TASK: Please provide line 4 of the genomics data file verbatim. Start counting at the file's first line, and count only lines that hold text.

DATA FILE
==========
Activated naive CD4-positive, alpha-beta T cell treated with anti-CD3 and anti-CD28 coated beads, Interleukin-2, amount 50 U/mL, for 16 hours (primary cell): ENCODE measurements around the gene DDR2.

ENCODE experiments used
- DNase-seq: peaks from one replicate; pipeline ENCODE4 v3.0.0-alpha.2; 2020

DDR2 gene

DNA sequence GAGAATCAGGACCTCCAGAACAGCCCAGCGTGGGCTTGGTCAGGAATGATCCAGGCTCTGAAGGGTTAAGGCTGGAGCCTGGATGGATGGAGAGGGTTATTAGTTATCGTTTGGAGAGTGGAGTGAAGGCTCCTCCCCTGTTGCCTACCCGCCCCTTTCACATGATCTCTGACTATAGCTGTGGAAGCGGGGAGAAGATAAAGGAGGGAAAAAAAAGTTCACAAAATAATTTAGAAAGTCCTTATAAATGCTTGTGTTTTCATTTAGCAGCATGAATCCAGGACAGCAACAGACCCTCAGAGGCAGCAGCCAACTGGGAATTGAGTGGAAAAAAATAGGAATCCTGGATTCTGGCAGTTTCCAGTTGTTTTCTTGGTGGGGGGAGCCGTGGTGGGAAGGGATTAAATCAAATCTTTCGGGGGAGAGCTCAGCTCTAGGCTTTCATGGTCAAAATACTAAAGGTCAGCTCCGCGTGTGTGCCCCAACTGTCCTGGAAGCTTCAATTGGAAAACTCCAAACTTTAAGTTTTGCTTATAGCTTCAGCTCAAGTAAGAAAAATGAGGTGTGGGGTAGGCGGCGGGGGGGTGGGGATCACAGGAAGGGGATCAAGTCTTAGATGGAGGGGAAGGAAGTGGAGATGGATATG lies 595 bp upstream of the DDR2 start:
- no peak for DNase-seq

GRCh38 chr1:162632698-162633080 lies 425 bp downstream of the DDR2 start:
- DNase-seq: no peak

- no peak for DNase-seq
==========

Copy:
DDR2 gene